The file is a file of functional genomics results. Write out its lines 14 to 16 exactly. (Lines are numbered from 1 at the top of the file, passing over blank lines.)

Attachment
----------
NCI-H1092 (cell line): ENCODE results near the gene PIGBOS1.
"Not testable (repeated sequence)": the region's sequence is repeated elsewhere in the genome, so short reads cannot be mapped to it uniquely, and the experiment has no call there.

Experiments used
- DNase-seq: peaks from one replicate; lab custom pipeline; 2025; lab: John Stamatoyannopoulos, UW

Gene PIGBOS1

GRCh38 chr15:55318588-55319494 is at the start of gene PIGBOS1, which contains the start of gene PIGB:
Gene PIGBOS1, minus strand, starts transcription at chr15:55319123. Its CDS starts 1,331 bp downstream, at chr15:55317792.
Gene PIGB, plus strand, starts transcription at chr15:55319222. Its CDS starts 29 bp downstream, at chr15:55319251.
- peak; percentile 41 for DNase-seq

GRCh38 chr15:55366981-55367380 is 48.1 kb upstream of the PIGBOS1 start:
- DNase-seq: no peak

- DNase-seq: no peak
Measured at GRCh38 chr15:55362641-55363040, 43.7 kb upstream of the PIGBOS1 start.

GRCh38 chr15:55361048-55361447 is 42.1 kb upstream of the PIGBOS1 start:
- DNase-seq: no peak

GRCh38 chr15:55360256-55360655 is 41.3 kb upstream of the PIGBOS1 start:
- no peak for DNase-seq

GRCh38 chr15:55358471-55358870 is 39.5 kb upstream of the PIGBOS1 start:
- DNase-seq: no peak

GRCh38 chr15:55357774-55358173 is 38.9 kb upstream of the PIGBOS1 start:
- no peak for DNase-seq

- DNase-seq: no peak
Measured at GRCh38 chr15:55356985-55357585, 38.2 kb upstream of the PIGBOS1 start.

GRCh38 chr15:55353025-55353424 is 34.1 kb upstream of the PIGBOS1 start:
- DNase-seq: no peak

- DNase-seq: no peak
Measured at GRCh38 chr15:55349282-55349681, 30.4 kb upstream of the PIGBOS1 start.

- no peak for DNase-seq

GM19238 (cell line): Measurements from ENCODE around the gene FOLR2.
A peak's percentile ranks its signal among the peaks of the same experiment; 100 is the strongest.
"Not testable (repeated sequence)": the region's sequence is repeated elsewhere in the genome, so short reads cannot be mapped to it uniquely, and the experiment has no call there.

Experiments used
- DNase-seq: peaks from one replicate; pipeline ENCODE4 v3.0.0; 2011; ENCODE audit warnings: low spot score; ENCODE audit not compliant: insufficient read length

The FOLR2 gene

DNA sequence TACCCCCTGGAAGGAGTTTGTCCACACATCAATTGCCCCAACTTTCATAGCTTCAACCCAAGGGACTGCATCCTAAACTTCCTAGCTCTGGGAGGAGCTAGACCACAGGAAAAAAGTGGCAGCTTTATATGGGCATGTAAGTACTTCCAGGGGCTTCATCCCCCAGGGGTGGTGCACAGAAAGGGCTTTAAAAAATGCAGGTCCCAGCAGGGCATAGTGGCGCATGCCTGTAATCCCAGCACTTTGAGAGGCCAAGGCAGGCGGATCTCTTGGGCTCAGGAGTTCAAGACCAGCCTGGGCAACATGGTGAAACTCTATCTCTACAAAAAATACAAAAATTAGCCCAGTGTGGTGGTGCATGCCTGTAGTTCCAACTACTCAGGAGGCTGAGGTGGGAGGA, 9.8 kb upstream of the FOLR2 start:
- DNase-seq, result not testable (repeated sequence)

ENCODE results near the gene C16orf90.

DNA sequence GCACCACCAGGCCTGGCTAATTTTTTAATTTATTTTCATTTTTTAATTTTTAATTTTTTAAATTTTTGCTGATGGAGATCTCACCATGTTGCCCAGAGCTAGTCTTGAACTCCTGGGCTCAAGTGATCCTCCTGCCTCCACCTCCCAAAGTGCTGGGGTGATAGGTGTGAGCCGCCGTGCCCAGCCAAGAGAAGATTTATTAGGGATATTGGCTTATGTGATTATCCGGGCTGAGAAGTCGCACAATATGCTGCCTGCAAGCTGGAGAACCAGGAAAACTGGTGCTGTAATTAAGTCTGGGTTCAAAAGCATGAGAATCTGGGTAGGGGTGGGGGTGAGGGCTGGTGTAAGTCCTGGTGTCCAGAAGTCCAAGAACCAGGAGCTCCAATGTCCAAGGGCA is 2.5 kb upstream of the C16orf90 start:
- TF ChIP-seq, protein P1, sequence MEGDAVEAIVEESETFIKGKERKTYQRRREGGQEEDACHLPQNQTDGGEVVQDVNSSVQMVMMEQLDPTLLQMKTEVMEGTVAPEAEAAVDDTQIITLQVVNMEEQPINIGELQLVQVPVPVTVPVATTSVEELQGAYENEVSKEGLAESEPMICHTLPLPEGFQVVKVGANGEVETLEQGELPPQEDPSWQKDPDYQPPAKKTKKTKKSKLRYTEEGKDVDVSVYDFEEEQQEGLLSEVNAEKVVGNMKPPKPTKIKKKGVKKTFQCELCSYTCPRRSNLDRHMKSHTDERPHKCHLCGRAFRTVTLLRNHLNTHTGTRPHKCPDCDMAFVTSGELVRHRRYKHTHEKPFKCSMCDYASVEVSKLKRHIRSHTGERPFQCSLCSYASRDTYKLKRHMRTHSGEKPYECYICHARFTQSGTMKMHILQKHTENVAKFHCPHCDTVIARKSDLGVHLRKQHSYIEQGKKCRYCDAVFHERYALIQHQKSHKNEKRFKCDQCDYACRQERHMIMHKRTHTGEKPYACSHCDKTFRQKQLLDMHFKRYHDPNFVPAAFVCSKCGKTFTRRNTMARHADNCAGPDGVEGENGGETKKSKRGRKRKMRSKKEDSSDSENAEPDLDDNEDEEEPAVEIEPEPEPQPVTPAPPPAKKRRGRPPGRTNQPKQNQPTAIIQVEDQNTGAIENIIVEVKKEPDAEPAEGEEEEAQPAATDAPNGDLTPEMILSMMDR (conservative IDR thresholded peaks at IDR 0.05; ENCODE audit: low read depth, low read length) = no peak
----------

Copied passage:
GRCh38 chr15:55361048-55361447 is 42.1 kb upstream of the PIGBOS1 start:
- DNase-seq: no peak

GRCh38 chr15:55360256-55360655 is 41.3 kb upstream of the PIGBOS1 start: